News & Updates



 The Census 2020 is the first census count is the first to be held entirely online! Each household will receive a card in the mail that contains a password for all census forms, and everyone is encouraged to submit their information through the census website. This allows each household to submit their essential census information with just a few clicks. This website is secure, and only authorized personnel can access information. Data obtained through the Census 2020 count won’t be released to the public for 72 years.   

Ways the Decennial Census Affects You


  1. Budget planning for all levels of government
  2. Drawing school district boundaries and even school lunches 
  3. Planning for hospital, nursing homes and other health services 
  4. Directing funds to services for people living in poverty
  5. Developing assistance programs for low-income families 
  6. Designing facilities for the elderly and people with disabilities 
  7. Attracting new business 
  8. Investment planning
  9. Planning future housing needs 
  10. Reapportioning seats in the U.S. House of Representatives 

General Timeline for 2020 Census


  • Now – January 2019: Census job applications open
  • January 2019: Ohio regional offices begin opening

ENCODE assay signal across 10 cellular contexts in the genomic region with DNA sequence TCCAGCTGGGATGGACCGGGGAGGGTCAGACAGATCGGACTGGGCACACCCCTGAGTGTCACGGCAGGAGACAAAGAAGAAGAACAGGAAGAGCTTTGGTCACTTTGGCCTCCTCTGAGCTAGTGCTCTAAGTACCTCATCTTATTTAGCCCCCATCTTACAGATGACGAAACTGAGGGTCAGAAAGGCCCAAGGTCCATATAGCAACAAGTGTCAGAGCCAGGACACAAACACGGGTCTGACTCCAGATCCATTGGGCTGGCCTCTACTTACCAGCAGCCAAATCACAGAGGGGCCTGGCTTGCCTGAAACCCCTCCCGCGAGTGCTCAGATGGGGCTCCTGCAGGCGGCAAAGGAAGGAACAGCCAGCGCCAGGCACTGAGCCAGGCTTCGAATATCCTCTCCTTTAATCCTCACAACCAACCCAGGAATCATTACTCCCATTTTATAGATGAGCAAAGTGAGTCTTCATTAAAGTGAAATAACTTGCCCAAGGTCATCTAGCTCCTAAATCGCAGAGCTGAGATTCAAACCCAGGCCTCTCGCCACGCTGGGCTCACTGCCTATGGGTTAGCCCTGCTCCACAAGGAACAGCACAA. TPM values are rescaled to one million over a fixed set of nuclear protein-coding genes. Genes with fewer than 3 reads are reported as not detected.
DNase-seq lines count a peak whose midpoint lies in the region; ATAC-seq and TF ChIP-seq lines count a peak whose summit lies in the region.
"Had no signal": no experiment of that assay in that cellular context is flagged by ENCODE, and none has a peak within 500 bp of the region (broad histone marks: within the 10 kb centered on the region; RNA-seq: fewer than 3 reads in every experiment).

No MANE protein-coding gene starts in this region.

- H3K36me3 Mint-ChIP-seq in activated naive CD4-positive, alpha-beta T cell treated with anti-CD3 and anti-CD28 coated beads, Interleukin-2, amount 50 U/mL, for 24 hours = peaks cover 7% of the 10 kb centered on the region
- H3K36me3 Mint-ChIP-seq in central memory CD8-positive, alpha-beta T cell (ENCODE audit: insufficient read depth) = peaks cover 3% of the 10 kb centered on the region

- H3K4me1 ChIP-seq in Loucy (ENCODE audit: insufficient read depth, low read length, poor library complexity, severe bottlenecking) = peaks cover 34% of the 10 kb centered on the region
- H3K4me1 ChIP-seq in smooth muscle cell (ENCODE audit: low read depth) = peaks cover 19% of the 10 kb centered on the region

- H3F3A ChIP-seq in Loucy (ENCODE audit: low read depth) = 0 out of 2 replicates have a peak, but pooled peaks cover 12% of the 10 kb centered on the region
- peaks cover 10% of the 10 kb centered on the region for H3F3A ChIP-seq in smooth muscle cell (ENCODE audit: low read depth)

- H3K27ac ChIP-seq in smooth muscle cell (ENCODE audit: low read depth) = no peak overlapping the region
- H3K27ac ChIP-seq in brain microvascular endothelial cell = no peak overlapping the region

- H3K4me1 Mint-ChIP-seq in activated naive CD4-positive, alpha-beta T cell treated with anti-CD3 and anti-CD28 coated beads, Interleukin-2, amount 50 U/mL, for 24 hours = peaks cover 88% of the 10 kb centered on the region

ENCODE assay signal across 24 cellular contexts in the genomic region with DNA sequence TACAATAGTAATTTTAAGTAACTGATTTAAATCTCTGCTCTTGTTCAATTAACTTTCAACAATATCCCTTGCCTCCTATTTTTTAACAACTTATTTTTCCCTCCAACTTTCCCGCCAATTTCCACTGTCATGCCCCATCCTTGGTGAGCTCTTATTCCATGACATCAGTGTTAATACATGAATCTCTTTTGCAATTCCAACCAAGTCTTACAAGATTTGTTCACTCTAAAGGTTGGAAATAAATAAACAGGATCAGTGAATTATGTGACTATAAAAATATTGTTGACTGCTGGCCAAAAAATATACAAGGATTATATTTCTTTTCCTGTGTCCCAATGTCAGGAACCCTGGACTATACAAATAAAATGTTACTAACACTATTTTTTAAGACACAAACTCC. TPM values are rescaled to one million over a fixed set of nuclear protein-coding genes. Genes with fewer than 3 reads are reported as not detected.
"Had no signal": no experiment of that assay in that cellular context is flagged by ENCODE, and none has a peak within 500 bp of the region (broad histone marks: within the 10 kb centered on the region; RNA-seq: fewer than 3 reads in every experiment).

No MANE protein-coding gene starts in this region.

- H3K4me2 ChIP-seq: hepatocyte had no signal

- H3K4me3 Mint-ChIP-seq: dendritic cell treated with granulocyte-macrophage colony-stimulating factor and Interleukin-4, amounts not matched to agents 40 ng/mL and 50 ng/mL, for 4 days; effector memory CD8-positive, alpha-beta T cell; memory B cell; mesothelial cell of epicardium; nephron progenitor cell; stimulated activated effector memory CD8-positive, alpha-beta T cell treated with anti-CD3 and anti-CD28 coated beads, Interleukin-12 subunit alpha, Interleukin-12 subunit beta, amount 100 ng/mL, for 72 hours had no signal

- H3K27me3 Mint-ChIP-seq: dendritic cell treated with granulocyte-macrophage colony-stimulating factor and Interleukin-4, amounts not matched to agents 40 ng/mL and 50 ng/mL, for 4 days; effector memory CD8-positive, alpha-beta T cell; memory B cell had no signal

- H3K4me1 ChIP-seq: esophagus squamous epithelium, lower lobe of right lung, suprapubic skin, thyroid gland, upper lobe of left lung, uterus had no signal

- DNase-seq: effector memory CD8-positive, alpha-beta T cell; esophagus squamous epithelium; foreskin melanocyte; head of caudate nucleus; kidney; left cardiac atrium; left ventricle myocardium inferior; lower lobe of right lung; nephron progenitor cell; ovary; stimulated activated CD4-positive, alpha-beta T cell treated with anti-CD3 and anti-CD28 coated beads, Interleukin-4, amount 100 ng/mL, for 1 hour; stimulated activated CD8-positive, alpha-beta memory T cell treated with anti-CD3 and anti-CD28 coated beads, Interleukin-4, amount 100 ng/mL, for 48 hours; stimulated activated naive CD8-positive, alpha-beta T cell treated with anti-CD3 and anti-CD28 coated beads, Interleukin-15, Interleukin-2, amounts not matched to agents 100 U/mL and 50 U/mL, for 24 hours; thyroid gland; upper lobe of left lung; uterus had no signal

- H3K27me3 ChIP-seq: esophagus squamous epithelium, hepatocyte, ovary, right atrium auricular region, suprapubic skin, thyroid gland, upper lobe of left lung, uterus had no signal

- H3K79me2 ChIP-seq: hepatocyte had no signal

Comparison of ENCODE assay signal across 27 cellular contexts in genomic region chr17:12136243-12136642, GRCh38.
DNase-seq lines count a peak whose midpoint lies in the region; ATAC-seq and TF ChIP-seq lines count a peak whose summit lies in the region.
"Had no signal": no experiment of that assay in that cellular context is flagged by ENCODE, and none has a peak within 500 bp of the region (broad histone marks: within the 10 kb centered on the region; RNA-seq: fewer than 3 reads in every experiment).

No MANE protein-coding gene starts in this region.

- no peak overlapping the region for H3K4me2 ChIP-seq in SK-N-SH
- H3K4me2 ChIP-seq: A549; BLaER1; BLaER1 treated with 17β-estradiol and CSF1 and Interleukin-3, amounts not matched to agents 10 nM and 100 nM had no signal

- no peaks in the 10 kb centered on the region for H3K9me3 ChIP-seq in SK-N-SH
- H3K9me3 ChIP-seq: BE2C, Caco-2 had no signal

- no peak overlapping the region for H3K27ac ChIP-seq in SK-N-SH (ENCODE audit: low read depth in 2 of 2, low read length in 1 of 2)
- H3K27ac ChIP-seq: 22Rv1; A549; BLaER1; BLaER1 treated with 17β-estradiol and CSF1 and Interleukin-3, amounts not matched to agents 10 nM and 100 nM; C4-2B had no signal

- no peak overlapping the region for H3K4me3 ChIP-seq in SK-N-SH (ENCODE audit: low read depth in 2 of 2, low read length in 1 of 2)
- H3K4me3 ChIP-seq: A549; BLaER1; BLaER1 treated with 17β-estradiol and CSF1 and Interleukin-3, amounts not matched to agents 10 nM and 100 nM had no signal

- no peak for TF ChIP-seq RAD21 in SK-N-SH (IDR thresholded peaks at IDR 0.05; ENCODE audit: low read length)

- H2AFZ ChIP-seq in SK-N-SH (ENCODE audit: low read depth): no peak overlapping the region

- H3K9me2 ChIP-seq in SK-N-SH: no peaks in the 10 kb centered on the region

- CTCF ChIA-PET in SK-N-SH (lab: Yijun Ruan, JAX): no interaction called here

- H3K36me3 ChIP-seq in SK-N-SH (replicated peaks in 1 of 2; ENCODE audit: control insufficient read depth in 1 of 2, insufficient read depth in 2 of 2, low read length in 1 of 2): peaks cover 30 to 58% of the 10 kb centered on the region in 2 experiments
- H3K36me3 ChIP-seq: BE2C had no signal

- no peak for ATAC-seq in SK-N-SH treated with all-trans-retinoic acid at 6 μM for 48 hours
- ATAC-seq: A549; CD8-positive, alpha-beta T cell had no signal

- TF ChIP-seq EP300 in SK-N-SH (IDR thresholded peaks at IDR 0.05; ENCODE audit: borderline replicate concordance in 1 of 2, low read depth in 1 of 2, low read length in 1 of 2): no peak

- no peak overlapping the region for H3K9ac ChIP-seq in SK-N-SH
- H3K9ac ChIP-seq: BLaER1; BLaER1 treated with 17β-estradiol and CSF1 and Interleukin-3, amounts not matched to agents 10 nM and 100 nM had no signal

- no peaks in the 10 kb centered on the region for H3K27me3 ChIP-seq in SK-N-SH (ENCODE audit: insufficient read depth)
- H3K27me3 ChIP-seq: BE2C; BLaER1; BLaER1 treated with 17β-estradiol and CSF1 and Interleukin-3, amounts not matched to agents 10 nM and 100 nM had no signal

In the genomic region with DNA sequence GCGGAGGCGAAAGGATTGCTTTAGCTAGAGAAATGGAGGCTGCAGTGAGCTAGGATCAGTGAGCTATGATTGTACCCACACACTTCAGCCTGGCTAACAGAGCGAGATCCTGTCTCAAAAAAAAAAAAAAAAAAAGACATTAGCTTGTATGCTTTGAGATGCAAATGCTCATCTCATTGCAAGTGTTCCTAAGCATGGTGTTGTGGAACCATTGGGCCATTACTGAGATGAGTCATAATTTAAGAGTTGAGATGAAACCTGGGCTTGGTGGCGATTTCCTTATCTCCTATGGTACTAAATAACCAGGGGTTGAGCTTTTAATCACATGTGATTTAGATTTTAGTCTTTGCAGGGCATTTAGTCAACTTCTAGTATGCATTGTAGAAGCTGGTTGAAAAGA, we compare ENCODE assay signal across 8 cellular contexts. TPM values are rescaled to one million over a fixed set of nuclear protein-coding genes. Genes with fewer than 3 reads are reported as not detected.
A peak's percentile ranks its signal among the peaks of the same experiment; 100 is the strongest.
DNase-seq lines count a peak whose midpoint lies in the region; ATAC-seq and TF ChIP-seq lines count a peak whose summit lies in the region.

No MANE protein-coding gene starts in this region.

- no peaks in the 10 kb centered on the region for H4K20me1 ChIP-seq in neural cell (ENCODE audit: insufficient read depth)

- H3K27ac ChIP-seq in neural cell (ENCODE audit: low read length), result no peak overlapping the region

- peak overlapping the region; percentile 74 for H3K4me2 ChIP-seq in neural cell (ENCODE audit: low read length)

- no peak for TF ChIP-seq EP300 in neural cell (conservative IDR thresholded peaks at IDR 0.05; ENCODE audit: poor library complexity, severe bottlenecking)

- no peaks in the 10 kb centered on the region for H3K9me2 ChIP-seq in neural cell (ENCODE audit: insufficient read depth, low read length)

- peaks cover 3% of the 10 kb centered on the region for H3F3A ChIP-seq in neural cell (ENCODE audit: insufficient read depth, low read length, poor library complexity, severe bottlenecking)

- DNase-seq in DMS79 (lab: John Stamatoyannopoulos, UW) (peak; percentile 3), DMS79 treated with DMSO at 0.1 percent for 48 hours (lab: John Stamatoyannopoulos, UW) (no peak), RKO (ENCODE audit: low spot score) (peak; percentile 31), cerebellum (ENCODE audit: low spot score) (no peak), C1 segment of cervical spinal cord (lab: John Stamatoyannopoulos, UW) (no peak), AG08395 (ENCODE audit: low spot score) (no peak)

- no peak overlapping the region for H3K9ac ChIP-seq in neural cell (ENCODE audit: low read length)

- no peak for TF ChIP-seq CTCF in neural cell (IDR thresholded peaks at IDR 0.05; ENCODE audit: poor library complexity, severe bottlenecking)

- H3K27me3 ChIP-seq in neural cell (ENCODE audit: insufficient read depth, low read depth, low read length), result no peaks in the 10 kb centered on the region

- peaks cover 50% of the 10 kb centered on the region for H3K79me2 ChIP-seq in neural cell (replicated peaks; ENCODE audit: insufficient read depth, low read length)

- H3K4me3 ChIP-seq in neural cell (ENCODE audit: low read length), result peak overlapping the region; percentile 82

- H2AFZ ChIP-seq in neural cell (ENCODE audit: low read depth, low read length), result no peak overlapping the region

• June 2019: Ohio Completed Count Committees are set in place
  • July 2019: Census advertising begins 
  • August 2019: In-field address canvassing begins for mailing lists 
  • February 2020: Census login cards are mailed to all households 
  • March 2020: Internet response begins • April 1, 2020: Official Census Day 
  • April 2020: Follow-up begins for households that did not complete the Census online

How the 2020 Census Will Invite Everyone To Respond


  • Every household will have the option of responding online, by mail, or by phone.  
  • Nearly every house hold will receive an invitation to participate in the 2020 Census from either    a postal worker or a census worker. 
  • 95% of households will receive their census invitation in the mail. 
  • Almost 5% of households will receive their census invitation when a census taker drops it off. In these areas, the majority of households may not receive mail at their home’s physical location (like households that use PO boxes or areas recently affected by natural disasters).
  • Less than 1% of households will be counted in person by a census taker, instead of being invited to respond on their own. We do this in very remote areas like parts of northern Maine, remote Alaska, and in selected American Indian areas that ask to be counted in person. 
  • There are special procedures to count people who don’t live in households, such as students living in university housing or people experiencing homelessness. 

Ohio Township News March/April Edition 2019

Customers have questions, you have answers. Display the most frequently asked questions, so everybody benefits.